9:2o-9:35 Morning Meeting

Together on our button rug, we sing songs, do yoga and share a story together.

9:35-10:00 Art/Free Play

Our art projects have consisted of clay, watercolor resist, oil pastel, collage, print making and much more! Projects tend to center around a story read or theme we’ve been exploring together. Emphasis is placed on the process, rather than the product and children are free to participate in the art project for as long as they wish.

As each child completes their art, they are invited to explore our playroom and sensory bins.

10:00-10:15 Second Meeting

Calendar,  music, story or discussion – depending on the day’s flow/theme.

10:15-10:45 Art/Free Play II

10:45 – 11:00 Goodbye Circle

Above are the ‘bones’ of our time together, but we are also flexible with timing, allowing the children to move and explore materials and activities at their own together.

Please check this gallery for some of our favorite explorations so far.

We are happy to answer any questions you may have about our Playgroup and Together Time, so please feel free to visit our Facebook page or send us an e-mail (wearecreativeandcurious[at]gmail.com)!


Me! Exploring self-portraiture.

One of the themes we’ve been exploring in our Playgroup lately is self-portraiture. The idea came about when I noticed a few children declaring, “look it’s me!” as they described their drawings. Below are some of the ways we explored the basics of portraiture together.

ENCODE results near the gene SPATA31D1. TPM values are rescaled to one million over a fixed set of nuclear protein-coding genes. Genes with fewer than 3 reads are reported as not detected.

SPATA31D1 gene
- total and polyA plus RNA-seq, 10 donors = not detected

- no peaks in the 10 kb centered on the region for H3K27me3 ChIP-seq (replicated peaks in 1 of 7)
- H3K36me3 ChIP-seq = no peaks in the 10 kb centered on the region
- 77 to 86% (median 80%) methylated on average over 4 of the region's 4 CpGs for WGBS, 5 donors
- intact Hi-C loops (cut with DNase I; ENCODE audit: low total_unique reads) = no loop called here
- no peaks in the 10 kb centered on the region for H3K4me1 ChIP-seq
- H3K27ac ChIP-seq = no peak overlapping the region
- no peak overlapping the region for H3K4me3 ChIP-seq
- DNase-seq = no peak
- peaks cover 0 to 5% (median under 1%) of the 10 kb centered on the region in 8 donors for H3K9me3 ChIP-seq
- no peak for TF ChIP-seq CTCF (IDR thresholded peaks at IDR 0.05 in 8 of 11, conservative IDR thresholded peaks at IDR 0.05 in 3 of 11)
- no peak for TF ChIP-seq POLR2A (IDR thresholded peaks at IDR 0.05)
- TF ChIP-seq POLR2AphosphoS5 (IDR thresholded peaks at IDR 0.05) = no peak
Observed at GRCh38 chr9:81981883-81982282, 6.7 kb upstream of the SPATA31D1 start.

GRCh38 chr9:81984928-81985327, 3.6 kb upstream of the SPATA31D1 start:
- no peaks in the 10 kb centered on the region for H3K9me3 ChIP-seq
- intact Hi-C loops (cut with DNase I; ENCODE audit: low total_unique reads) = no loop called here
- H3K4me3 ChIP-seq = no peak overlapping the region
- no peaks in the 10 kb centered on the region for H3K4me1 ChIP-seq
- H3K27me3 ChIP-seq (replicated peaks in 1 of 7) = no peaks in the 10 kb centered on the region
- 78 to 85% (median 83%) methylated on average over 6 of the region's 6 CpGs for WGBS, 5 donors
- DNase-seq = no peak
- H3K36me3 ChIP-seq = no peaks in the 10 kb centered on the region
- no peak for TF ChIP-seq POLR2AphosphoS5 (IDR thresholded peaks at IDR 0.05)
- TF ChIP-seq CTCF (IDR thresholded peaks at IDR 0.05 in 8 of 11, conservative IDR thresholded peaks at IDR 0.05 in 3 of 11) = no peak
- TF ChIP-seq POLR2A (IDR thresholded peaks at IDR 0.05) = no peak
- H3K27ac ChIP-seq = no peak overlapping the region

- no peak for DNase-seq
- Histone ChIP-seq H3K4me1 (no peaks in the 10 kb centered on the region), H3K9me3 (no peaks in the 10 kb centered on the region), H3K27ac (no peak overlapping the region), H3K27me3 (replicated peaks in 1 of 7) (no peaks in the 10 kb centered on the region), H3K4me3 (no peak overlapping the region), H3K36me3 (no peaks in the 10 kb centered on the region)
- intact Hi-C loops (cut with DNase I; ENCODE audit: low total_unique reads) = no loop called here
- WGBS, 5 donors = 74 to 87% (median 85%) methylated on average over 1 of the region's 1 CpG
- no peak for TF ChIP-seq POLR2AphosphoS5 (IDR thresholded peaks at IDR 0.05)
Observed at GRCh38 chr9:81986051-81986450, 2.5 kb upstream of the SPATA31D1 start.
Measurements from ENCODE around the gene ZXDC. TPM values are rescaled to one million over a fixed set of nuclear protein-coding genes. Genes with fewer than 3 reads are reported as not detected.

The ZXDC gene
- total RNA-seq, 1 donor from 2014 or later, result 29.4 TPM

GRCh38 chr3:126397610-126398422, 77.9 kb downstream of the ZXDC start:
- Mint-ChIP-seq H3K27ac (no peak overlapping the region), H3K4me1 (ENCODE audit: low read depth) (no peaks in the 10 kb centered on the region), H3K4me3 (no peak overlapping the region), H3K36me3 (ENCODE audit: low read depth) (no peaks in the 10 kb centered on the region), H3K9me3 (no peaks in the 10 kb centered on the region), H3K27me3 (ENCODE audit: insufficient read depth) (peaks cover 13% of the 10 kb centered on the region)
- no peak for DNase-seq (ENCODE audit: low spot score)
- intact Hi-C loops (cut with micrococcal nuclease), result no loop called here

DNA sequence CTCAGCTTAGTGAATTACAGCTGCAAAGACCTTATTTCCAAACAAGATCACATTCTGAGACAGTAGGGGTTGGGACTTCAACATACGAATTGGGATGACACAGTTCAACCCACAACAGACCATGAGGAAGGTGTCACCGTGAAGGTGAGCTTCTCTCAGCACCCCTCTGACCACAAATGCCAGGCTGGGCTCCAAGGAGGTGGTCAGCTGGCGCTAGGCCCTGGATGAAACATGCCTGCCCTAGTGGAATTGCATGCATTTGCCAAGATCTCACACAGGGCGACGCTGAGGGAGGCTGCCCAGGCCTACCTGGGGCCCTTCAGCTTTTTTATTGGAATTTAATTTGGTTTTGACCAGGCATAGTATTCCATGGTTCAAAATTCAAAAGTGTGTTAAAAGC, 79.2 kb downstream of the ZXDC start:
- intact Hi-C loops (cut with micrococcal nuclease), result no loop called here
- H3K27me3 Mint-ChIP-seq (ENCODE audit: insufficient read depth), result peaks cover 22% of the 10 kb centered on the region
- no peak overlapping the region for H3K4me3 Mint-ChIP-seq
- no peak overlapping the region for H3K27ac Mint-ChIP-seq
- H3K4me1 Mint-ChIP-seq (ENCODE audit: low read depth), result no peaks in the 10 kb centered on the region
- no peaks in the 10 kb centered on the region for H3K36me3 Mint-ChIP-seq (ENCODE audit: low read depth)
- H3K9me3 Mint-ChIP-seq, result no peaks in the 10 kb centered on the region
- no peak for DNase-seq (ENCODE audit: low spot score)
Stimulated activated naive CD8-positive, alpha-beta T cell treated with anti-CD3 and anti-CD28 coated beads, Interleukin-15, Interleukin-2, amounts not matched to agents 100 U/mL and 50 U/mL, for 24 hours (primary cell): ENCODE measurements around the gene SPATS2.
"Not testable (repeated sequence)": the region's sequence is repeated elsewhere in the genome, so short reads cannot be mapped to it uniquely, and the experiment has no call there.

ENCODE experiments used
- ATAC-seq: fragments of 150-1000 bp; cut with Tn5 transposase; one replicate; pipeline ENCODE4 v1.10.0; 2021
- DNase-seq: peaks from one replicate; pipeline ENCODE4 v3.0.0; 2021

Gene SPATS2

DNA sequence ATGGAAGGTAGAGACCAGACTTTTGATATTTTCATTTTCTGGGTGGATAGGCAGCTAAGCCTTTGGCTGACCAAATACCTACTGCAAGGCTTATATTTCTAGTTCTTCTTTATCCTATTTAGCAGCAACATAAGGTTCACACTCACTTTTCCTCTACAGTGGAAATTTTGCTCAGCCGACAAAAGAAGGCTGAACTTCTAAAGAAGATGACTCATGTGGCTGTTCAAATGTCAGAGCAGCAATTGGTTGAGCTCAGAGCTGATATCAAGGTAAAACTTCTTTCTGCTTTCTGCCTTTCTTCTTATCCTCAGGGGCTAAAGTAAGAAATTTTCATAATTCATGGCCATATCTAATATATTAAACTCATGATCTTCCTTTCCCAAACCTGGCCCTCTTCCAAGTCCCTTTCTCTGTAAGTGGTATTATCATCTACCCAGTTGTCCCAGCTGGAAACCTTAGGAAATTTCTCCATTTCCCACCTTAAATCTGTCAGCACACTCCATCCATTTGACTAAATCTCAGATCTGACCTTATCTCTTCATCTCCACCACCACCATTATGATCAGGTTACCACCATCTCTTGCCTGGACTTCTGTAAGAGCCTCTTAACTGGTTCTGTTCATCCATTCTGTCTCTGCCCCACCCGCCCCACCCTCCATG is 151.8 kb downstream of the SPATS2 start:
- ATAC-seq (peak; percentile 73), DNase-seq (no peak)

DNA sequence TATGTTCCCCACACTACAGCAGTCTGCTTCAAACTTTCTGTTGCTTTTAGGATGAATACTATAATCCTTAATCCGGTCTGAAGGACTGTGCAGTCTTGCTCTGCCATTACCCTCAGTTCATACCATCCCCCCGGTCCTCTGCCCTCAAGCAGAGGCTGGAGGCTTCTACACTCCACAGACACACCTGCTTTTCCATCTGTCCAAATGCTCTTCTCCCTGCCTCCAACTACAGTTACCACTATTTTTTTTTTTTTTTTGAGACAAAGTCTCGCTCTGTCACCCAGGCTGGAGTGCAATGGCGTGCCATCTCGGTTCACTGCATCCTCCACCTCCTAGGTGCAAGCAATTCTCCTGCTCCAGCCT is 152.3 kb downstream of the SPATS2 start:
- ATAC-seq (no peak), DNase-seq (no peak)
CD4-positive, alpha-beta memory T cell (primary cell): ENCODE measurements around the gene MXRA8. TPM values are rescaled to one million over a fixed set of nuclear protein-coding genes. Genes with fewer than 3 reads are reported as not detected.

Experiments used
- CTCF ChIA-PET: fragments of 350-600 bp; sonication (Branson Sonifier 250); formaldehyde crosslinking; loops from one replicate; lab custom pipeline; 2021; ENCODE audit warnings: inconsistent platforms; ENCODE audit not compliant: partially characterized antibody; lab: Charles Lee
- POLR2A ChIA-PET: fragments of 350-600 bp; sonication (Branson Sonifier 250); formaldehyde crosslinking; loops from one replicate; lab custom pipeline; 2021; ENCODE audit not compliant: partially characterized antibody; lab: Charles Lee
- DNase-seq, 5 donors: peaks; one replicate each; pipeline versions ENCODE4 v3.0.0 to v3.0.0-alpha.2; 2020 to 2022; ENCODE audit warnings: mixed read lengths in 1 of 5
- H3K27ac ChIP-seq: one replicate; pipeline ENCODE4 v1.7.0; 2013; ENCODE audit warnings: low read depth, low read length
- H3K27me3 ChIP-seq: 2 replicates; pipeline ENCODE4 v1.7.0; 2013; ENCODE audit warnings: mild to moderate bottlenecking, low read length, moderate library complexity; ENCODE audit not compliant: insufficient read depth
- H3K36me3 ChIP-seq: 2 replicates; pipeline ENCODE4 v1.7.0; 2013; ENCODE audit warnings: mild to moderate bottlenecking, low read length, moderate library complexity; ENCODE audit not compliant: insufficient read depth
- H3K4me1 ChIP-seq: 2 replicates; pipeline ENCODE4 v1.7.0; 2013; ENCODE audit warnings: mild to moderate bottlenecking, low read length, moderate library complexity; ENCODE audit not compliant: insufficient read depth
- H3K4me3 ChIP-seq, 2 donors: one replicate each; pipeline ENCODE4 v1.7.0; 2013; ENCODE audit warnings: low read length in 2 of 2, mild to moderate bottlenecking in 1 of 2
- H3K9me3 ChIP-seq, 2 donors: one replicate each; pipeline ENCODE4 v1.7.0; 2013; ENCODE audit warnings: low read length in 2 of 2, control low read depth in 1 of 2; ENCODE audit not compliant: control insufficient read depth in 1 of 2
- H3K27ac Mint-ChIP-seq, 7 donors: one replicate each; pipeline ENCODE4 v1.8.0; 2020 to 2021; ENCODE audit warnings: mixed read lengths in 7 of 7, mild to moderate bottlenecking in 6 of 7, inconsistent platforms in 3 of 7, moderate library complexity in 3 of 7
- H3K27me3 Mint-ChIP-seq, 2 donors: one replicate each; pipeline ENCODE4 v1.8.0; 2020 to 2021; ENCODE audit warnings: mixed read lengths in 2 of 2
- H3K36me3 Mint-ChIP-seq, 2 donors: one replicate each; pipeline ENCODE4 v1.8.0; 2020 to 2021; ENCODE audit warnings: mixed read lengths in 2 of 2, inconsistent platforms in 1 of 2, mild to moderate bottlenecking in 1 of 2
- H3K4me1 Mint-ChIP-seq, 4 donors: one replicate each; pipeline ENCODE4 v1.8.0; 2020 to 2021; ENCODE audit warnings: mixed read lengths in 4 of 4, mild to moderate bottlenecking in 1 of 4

A trip to the library brought us Let’s Make Faces by Hanoch Piven. It’s a an excellent book with illustrations made completely of loose parts! It quickly became a favorite in our classroom, providing great inspiration for a variety of fun activities.


Light Table

I used a dry erase marker to draw a face shape on our light table. The children then used various objects to add features. It was great practice before making our clay faces!


Clay Faces

This is probably my favorite projects we’ve done so far! I set out a bunch of random items and provided each child with a ball of clay. The children rolled the clay flat, using their self-portrait mats as a guide (You can download the template here from Picklebum). They then selected loose parts to personalize their faces with features. It was such fun watching them try different faces and the final sculptures were just lovely and really reflective of each child’s personality!